Image Scan investors are awaiting more positive news about the company’s progress and prospects. Mark Watson-Mitchell doesn’t think they’ll be waiting for long.
The best way to describe what this company does is to take on board its operating trade name – 3DX-RAY.
Its shares are a ‘penny stock’ punter’s dream.
At this incredibly early stage of its profitable development, it is an outright gamble –so unless you are prepared to lose all of your money then do not invest.
I could, of course, say that about every company whose shares are quoted on the UK markets.
However, I have to state that I have a sneaking feeling that this could prove to be a ‘little cracker’.
The Loughborough, Leicestershire-based Image Scan Holdings (LON:IGE) was set up way back in 1996. Its object was to develop novel tools and technologies centred around the acquisition of stereoscopic and multiple view X-ray images.
It has taken some time, but the £3.75m capitalised company now boasts of having advanced real-time X-ray screening systems, with applications in both the security and industrial inspection markets, offering ‘best in class’ X-ray images and a powerful range of processing tools to provide optimum clarity and resolution.
The group’s main trading subsidiary is 3DX-RAY. It supplies a range of portable, rapid deployment and static security solutions to the security sector worldwide including government and private security organisations.
3DX-RAY has applied the same high quality image acquisition technology to the non-destructive industrial inspection market where its equipment is used to examine products with concealed features and components.
The industrial range includes production in-line, batch and laboratory systems and has been installed in industrial plants globally.
The company’s principal activity is the design, manufacture, and supply of both portable and fixed X-ray security screening systems to governments, security organisations and law enforcement agencies.
It markets and sells its products and services to a wide range of users – police, military, security services, bomb disposal teams, prisons, ports, airports, cargo handlers, freight forwarders, corporate HQs, mail rooms and stadia and events operators.
At some time or another we have all come into contact with such products and their uses are expanding globally.
World-wide sales potential
As yet, the company has barely scratched the surface, so its marketplace is wide open.
Some 81.1% of the group’s turnover, at £2.83m, is made up of original equipment sales, while after sales services total £0.56m and make up 18.9%.
On a global basis, sales in the 2020 year showed £1.91m (54.7%) were made to European, Middle Eastern and African buyers. Asian clients contributed £1.04m (29.9%), while those from the UK totalled £0.40m (11.6%) and the Americas took £0.13m (3.7%).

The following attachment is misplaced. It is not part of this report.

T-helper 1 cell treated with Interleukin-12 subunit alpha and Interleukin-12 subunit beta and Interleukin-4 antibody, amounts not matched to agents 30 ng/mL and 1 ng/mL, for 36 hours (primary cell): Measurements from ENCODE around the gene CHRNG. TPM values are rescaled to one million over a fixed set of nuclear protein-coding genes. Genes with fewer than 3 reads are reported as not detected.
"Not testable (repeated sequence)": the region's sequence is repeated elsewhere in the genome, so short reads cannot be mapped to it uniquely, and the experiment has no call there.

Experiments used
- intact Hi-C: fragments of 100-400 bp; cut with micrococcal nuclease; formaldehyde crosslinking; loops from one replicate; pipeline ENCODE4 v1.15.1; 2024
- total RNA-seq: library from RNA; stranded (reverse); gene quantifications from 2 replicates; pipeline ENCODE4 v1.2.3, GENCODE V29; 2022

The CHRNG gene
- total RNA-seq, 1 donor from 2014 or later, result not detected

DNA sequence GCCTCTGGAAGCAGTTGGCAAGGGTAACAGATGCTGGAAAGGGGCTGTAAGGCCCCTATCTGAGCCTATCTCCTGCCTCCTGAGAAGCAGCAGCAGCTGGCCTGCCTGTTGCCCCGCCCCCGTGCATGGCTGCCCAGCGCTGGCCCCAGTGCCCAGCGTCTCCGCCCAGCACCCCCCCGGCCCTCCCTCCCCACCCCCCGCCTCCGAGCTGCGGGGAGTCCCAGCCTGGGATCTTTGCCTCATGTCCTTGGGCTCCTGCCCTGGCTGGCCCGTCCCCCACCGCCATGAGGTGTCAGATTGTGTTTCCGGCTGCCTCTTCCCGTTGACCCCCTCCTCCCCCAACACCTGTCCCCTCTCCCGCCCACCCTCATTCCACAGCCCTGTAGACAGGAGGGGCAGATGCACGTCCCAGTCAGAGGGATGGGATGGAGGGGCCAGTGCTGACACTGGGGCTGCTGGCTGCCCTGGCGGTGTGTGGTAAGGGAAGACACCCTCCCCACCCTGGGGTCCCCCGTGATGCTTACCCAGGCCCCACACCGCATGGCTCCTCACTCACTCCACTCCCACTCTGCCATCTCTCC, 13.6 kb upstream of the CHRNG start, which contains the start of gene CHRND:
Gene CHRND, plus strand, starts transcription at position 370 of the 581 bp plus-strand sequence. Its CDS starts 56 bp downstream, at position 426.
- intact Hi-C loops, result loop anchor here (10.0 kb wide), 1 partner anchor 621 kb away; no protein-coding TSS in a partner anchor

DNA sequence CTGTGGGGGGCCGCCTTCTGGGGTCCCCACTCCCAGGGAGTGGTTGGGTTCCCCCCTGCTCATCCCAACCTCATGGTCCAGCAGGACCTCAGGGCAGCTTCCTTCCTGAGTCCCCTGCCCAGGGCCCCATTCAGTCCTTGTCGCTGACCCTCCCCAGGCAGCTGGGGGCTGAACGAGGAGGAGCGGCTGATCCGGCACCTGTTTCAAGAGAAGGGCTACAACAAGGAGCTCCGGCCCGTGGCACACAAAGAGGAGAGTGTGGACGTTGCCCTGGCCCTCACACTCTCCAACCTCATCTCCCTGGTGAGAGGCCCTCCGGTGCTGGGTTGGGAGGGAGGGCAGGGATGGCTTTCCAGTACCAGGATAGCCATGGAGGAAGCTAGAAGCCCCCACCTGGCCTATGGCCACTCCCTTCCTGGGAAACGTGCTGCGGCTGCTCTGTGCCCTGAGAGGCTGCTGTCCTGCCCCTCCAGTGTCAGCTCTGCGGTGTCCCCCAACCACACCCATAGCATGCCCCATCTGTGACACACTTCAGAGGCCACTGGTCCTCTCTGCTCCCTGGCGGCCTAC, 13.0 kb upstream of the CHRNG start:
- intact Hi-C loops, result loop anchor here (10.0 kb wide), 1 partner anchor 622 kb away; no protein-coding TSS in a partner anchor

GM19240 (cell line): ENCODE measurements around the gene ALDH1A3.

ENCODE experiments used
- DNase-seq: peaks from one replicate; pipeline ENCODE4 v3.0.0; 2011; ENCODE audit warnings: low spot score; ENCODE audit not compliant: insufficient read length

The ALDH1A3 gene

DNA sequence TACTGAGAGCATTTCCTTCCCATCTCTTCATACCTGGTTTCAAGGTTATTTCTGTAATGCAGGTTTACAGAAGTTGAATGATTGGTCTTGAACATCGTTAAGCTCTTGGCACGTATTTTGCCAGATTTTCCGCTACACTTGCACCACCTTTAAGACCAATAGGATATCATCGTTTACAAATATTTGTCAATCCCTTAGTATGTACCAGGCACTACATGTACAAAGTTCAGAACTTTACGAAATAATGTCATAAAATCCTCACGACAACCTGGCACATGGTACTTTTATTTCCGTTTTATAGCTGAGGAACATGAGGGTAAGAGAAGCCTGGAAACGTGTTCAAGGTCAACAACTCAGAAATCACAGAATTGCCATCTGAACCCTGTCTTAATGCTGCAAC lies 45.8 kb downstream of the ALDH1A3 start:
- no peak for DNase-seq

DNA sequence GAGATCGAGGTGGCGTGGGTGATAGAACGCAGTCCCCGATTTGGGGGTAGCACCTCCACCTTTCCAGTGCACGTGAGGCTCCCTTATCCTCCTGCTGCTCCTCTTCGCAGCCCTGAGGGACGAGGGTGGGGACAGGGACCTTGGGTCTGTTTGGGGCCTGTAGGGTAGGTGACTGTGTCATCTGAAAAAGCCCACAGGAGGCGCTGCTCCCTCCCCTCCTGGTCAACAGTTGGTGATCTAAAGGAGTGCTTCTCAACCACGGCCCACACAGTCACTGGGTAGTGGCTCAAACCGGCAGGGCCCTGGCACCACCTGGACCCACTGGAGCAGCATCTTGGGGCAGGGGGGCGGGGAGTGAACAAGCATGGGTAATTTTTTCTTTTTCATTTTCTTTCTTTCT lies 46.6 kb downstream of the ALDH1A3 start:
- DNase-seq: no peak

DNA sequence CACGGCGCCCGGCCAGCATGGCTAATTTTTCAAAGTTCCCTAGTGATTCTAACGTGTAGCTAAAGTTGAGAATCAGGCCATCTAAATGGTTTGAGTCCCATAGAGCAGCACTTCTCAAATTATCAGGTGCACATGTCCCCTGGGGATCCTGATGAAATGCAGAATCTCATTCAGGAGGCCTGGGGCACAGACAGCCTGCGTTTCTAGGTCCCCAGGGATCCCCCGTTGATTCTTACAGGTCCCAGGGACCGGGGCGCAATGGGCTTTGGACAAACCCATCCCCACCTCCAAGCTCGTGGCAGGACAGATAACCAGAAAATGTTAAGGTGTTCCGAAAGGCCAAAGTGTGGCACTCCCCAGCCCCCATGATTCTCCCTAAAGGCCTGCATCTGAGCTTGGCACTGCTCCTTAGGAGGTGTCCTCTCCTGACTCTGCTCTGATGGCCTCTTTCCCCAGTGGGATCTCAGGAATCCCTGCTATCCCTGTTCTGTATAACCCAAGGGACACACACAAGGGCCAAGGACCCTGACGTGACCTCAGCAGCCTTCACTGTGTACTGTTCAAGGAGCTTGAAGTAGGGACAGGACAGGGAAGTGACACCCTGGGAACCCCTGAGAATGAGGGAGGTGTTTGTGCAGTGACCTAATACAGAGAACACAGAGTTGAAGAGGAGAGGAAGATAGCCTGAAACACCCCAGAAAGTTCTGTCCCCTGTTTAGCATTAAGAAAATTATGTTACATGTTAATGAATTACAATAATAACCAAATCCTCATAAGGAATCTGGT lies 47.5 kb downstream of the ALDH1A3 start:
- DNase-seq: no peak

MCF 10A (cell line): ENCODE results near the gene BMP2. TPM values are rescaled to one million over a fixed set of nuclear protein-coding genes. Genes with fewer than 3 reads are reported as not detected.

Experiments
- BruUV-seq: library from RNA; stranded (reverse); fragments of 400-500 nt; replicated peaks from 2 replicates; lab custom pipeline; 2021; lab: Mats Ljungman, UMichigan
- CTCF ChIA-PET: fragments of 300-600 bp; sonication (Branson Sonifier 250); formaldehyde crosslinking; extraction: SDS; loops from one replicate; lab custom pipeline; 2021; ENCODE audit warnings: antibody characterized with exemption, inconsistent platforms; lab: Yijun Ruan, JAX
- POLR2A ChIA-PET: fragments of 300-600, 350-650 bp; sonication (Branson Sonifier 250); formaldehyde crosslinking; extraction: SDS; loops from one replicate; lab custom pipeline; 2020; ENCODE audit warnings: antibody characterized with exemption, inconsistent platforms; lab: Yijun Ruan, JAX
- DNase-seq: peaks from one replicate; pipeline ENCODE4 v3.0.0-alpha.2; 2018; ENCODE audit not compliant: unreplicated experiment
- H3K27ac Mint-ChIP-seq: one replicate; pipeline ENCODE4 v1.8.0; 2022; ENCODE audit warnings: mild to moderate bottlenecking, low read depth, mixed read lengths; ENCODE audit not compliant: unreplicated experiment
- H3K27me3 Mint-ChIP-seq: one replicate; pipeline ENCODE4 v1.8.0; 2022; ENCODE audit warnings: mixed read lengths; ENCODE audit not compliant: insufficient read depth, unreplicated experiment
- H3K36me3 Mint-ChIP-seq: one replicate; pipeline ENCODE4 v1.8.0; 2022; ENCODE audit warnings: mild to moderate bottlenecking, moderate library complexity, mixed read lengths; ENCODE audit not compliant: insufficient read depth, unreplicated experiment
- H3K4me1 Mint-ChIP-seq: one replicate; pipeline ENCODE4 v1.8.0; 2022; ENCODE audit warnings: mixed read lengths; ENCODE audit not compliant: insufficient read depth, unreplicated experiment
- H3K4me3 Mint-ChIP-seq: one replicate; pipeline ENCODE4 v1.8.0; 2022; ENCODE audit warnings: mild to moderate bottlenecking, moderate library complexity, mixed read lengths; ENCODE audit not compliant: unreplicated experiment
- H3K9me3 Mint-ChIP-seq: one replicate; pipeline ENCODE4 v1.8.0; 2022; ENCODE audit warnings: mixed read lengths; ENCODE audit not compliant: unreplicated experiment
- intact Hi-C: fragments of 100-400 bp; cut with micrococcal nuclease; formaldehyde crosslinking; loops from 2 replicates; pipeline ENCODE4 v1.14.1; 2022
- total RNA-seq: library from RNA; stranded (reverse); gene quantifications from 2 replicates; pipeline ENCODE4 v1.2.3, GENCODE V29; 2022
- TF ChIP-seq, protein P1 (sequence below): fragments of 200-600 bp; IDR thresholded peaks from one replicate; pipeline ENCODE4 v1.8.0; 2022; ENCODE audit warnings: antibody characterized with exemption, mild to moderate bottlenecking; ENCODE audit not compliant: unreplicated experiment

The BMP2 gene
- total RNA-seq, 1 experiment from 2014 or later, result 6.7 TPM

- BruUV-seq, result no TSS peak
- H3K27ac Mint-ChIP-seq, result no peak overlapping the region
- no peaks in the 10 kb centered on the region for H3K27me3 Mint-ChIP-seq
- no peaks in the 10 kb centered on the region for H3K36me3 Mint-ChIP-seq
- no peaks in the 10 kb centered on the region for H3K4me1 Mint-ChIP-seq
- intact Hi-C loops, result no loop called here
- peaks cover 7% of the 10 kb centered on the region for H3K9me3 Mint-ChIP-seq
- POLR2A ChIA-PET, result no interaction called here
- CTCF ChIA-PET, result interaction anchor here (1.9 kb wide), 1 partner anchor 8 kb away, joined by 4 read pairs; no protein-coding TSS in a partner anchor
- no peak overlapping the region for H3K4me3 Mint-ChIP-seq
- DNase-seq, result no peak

So, you can see that this really is very ‘early stage’ for the commercialisation of Image Scan’s global market.
So small that it has no professional holders
There are 136.35m shares in issue, of which Jupiter Asset Management is the only declared institutional holder with 7.00% of the equity.
Latest interim results
At the end of last month, the group announced its Covid-19 impacted interim results to end-March.
Revenue was down from £2.3m to just £0.87m, while the pre-tax loss was £0.20m (profit £0.18m). Its cash at bank was £1m (£1.1m).
During the interim period the company received orders worth £0.94m, against £1.15m previously.
Its period-end order book was £0.70m (£0.93m).
However, within a month its order book had been boosted, by a large Asian portable X-ray contract win, to £1.5m.
Concentrated sales push now on
Gradually, the company is breaking into the Canadian and American markets, as well as into Eastern Europe.
In its first half-year the company launched its Axis-CXi cabinet X-ray screening scanner, and it is very hopeful of positive sales in the near future.
To better support the sales activity in an environment where travel is difficult or impossible, the company is currently building a demonstration room at its facility. It will be fully equipped to support on-site visits, attendance at on-line trade exhibitions and person-to-person remote presentations and demonstrations.
Elsewhere it is continuing to expand its on-line and social media presence as well as participation in counter-terrorism forums.
Analysts Matthew Davis and John Cummins, at the group’s brokers WH Ireland, forecast that the current year to end-September 2021 will see sales of £3m and a £0.2m loss pre-tax, ending the year with some £1.2m in net cash.
For the coming year they suggest £3.7m of sales and a £0.1m pre-tax profit, worth 0.1p per share in earnings and end-year cash of £1.3m.
Big hopes for a little company
Both investors and the market are awaiting more positive news about the company’s progress and its prospects.
I do not think that they will have to wait too much longer.
The effect of winning one big order, like the supply of thirty portable X-ray systems to its Asian client, can be a great sales impetus.
Such new business can be incredibly exponential in its sales and profit impact. It could also be ‘self-feeding’ as global sales increase.
Share price performance
With its shares at just 2.75p each today, they are miles away from the 71.5p at which they traded twenty years ago.
They fell back to the 6p level by August 2008 and since then have seen business in the 1.5p to 2.9p band, with a brief foray upwards to 12p in October 2017.
Until more sales and profits come through the shares are a big gamble, but I do consider that ‘penny stock’ investors will be the winners in playing this stock.
I now set a 3.5p target price, but within a couple of years it could conceivably be several times that price.